Perhaps it’ll help my case to offer a flip in perspective. Take a look at an imagined conversation between two radical Islamists in Saudi Arabia who are having their own argument about whether Imam Rauf is with them or against them.
Jihadi 1: Maybe he is on our side. He does seem to sympathize with the Palestinians.
Jihadi 2: No more than lots of American liberals. Being pro-Palestine hardly makes him a soldier of Allah.
J1: He is also building a monument to Islam at Ground Zero.
J2: It’s two blocks away. And he has publicly promised that he is going to let Jews in.
J2: Yes, he even reached out to two rabbis before announcing the project.
J1: Even so, he seems critical of America.
J2: Yes, he is mildly critical once every few years, when he’s not busy doing the bidding of their State Department, or helping to train their FBI agents.
J1: He cooperates with their FBI?
J2: He is very friendly with them. And he lets his wife go on television too. Without a burka or even a headscarf.
J1: I heard he attended a Hizb ut-Tahrir conference.
J2: It turns out that story is false. In fact, when radicals from the group confronted him, he defended the United States Constitution!
J1: Andy McCarthy thinks that he is a radical.
J2: You fool. Andy McCarthy also thinks that President Obama is allied with radical Islamists in a grand jihad against America.
J1: Seriously? That bastard Obama just killed an Al Qaeda cousin of mine with one of his drone strikes. At first I thought maybe he’s just trying to shore up his domestic political support, but then I realized that his administration is taking pains to keep most of them secret. Still, I hear than the mosque being built will signify the beginning of the United States of Arabia, and that it marks their surrender to us.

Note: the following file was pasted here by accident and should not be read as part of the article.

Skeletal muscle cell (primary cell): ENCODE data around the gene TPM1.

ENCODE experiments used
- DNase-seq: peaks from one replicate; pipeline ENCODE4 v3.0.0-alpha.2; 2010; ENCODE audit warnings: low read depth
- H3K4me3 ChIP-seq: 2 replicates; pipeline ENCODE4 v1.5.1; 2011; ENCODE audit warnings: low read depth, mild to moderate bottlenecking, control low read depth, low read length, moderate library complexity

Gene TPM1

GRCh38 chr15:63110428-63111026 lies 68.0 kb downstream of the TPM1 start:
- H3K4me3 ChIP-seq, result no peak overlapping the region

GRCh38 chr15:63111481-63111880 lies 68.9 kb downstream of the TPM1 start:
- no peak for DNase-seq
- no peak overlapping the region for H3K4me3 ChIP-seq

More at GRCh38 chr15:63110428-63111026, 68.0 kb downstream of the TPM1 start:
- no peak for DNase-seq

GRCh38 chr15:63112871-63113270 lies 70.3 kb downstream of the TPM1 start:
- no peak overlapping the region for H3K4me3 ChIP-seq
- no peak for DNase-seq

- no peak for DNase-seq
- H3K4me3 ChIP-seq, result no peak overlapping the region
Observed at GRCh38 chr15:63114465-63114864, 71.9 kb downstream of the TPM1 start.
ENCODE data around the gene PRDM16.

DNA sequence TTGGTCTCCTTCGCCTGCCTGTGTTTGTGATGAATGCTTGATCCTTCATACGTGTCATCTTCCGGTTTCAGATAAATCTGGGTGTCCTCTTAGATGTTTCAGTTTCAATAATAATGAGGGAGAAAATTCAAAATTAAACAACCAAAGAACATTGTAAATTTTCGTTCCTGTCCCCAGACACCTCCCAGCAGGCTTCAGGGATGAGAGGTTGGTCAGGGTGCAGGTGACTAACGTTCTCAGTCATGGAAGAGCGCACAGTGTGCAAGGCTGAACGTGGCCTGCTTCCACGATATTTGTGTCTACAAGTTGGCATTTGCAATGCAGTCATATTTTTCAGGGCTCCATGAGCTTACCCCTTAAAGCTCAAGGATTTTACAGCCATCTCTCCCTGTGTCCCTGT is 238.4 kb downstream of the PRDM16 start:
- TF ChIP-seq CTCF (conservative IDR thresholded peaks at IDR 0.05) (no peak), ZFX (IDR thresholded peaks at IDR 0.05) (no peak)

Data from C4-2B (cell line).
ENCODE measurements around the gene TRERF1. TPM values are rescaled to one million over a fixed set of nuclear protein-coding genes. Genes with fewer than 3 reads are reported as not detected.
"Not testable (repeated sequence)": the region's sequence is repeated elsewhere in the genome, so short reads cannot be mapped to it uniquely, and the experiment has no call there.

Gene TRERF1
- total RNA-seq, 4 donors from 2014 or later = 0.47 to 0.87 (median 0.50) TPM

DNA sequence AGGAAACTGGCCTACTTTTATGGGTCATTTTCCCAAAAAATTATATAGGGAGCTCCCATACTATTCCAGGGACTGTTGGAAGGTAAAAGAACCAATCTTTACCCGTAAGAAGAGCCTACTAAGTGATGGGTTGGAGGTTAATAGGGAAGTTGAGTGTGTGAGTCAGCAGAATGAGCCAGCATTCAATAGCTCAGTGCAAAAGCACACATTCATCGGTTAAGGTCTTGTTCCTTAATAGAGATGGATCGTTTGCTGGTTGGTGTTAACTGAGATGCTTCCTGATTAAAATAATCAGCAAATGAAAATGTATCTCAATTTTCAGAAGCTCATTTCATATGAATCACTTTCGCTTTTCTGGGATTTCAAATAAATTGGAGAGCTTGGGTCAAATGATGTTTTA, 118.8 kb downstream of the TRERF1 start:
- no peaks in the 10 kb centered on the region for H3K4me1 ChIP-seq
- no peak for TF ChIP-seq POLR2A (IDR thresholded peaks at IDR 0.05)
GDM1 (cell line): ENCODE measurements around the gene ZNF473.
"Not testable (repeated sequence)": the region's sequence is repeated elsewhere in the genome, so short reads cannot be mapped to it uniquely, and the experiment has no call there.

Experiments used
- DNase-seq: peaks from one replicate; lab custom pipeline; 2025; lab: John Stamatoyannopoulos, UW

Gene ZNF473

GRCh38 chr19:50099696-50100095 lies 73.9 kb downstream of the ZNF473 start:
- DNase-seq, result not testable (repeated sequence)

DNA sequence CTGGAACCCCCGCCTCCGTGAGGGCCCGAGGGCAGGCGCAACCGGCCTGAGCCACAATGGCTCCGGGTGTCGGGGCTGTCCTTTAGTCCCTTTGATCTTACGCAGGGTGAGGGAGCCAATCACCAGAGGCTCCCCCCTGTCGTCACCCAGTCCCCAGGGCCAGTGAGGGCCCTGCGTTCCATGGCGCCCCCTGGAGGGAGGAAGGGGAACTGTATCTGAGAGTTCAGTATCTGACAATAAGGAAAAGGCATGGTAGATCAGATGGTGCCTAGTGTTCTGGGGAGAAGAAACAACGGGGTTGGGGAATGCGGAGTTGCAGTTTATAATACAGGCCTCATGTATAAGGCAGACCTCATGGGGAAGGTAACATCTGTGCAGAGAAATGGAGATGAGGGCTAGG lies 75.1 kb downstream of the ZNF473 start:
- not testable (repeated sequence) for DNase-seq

J2: That makes no sense. Their voters can’t even manage to pass gay marriage bans without them getting struck down and you believe people who say that they’re about to submit to sharia law? And how would the construction of a mosque even be a factor in transforming their legal system. I think you’re listening to too much of their talk radio.
Insofar as this conversation is unrealistic, it’s because every actual radical Islamist would know perfectly well that an imam who works with the FBI, tours on behalf of the State Department, denounces terrorism, defends the US constitution in an Arabic exchange with radicals from Hizb ut-Tahrir, has a good relationship with New York City rabbis, and preaches on behalf of women’s rights isn’t on their side. In fact, he is exactly the kind of imam that Islamist radicals target and kill when they dare to do these sorts of things in other countries.